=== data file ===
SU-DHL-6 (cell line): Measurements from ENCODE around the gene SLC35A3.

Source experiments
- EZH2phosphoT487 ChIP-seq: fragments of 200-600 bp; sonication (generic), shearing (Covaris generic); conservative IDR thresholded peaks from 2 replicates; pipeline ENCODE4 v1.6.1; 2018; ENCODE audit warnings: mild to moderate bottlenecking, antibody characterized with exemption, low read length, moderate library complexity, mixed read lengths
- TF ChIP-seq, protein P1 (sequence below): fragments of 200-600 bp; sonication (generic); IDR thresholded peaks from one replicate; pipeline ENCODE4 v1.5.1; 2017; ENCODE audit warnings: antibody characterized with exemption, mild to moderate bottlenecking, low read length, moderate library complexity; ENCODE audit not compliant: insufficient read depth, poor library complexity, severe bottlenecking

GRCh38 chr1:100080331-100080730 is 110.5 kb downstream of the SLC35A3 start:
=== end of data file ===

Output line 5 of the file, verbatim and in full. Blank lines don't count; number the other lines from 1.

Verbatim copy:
GRCh38 chr1:100080331-100080730 is 110.5 kb downstream of the SLC35A3 start: